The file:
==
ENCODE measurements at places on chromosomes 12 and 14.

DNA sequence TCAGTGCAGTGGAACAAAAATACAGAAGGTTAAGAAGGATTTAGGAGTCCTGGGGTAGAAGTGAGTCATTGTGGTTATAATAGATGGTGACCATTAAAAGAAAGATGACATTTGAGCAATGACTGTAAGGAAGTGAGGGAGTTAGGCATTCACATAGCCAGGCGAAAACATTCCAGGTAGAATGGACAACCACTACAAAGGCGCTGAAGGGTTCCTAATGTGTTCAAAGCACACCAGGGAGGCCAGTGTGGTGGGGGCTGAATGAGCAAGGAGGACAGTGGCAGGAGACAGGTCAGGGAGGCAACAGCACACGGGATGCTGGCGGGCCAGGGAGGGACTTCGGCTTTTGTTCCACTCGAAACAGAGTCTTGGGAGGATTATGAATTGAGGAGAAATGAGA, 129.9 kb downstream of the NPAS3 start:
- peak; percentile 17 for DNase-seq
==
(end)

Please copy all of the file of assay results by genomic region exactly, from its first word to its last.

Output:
ENCODE measurements at places on chromosomes 12 and 14.

DNA sequence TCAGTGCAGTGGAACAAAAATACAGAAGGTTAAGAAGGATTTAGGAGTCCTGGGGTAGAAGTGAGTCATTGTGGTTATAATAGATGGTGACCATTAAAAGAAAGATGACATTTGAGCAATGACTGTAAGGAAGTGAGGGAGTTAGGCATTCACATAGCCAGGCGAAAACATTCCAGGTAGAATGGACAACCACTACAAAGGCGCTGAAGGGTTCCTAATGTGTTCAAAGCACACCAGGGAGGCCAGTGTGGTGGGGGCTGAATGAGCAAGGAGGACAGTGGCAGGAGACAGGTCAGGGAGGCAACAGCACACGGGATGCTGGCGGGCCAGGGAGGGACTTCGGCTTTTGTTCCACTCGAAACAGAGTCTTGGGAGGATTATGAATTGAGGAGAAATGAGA, 129.9 kb downstream of the NPAS3 start:
- peak; percentile 17 for DNase-seq